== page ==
Potemkin Empire Designer Dairy #3

I assure you this building is thoroughly and completely real. *ahem*

I finished a round of edits and cleanup on the Potemkin Empire rules last night — it’s still testing really well; every group to play it ends up getting into the sarcastic tone, and preposterousness of the theme, though I must say, when I first put pen to paper for this, it wasn’t intended to look so timely with current geopolitics. Hopefully that won’t be a turnoff when pitching, or selling to customers, if there’s a feeling that it’s just chasing some soon-to-pass cultural zeitgeist. But! The theme is too strongly baked into the mechanics to worry much about that now.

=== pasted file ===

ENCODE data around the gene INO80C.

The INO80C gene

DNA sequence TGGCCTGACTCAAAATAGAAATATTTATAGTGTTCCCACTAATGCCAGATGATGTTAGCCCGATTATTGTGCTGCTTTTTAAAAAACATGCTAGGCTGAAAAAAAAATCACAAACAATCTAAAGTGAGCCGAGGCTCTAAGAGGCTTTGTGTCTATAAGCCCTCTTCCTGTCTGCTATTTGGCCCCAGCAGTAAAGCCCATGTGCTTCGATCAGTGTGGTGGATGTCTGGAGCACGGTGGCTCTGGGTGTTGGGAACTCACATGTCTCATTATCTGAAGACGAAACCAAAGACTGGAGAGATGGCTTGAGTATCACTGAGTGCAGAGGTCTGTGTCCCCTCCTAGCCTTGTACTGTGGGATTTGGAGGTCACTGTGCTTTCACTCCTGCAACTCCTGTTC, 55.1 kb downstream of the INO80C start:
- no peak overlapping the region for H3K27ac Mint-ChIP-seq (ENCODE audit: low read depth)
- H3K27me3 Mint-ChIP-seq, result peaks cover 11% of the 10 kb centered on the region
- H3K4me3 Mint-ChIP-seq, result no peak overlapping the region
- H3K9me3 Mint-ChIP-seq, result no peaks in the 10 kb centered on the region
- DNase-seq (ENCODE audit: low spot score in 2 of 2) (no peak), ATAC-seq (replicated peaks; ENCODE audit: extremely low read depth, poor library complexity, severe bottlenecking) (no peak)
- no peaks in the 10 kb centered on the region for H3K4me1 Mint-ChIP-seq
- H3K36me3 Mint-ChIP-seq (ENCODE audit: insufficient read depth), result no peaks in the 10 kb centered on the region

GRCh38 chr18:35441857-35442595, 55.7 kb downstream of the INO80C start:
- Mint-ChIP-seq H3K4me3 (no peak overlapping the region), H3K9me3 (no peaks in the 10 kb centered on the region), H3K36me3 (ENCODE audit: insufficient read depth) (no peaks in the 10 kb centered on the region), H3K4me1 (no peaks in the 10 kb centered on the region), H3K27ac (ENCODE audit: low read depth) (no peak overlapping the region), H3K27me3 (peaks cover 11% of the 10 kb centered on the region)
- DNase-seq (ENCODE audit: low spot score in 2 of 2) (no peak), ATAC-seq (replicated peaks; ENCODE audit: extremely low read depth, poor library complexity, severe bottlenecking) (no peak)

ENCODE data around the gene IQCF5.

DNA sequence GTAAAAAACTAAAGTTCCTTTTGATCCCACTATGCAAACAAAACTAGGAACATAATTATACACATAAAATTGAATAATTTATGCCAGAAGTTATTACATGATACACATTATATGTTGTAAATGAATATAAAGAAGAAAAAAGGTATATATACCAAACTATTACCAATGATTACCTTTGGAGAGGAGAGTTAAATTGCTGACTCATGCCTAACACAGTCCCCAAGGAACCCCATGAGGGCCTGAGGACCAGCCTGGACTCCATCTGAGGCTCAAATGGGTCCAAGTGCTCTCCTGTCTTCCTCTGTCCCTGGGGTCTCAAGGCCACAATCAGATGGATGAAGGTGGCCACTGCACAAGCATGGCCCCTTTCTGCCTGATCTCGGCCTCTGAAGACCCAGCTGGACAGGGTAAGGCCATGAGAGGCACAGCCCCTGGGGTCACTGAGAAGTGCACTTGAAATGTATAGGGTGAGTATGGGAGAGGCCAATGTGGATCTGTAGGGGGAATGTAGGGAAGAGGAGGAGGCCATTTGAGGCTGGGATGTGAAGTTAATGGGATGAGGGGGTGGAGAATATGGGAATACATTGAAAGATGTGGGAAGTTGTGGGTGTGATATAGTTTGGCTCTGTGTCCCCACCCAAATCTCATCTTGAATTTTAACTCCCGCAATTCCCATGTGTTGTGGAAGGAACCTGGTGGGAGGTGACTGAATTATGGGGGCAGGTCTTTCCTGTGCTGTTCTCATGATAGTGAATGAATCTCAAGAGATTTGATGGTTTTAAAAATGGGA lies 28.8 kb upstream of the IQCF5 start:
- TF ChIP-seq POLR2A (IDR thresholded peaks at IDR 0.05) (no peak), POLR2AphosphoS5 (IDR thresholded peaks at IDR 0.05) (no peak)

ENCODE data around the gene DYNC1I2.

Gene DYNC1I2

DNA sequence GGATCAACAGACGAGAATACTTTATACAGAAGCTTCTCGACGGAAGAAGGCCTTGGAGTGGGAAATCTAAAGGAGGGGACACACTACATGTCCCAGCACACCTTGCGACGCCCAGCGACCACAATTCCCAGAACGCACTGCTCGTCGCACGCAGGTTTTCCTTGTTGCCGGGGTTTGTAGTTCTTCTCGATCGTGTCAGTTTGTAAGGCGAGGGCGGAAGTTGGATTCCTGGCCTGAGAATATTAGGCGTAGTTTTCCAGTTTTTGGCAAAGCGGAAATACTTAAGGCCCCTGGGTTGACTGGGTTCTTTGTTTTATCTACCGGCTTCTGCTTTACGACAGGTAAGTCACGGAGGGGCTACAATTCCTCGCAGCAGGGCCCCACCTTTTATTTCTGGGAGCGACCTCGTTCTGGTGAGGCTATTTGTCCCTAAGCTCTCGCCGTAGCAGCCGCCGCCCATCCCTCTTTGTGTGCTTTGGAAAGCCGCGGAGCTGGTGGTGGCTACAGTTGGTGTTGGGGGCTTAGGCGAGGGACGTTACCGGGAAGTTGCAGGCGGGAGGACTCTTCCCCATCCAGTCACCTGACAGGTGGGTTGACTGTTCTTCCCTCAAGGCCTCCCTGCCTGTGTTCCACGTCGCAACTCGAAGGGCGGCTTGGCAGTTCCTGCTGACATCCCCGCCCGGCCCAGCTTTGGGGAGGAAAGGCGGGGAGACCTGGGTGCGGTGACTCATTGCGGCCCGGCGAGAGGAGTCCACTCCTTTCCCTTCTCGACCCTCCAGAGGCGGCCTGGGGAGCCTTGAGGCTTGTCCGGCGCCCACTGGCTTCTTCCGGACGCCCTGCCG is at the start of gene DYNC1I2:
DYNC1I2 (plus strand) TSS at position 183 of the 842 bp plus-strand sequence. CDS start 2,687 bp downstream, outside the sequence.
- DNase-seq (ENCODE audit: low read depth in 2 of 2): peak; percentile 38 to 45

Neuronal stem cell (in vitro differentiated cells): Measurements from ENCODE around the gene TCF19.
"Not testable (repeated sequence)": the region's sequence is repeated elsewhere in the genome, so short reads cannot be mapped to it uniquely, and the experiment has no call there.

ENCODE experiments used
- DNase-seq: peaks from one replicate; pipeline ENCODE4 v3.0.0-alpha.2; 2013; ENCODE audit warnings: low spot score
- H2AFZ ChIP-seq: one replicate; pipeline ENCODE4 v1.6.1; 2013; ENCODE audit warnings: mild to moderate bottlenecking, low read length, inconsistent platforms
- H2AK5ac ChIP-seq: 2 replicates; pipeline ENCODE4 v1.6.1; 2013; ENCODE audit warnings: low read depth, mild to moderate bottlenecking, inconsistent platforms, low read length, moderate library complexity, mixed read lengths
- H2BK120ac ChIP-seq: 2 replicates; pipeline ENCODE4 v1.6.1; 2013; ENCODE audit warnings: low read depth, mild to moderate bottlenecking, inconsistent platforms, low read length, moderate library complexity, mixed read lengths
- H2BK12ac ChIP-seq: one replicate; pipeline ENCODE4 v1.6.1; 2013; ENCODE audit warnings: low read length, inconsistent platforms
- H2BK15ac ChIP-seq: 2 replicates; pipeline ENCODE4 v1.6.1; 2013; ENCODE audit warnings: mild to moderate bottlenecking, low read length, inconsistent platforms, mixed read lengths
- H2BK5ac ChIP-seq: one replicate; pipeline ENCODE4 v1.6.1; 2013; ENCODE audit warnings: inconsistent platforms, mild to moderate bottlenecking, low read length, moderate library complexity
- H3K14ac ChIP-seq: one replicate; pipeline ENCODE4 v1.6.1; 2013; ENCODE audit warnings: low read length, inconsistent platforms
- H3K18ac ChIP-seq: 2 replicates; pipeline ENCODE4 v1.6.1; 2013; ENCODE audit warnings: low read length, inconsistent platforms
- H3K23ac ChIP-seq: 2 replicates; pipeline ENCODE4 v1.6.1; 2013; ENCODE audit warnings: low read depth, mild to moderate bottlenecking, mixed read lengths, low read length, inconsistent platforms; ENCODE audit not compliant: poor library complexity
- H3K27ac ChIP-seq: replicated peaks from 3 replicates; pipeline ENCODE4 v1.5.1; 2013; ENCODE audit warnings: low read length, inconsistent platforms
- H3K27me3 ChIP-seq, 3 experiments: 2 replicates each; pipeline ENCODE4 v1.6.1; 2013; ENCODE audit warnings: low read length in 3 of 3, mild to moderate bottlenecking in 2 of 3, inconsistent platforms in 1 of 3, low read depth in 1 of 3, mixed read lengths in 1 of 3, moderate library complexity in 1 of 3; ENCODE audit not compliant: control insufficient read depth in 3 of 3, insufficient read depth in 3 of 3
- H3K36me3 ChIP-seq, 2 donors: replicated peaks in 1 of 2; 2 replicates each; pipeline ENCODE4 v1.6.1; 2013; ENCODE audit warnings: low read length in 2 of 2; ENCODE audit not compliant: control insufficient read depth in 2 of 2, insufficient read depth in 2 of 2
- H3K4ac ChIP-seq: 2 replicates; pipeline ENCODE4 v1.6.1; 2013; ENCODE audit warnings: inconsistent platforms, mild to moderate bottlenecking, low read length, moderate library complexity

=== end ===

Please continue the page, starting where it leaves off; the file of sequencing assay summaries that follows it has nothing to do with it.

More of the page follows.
One test group at Protospiel was made up of several hardcore “card game”-type players; folks who seek out “drafting” games as a genre, or have committed to memory their entire Magic:TG and Shadowfist decks because they play those games competitively. This group was unanimous in suggesting that Potemkin Empire needed a little more ‘meat’ to the strategy; suggesting that instead of only having cards which caused buildings to be “fake” or “real”, giving those cards alternative unique non-standard actions to make the Drafting Phase more interesting. I was nervous this might be too many moving pieces for a more casual audience (I think a big swath of my target audience for this has never encountered “drafting” as a mechanic), plus… if I’m honest, designing and implementing something like that scared me. It seemed like a lot of work to make sure I had created “balance” among them, and how would I decide whether an action like “Recover a killed spy” should be attached to a card that, if used to build, would be a fake building, or a real building? Continue reading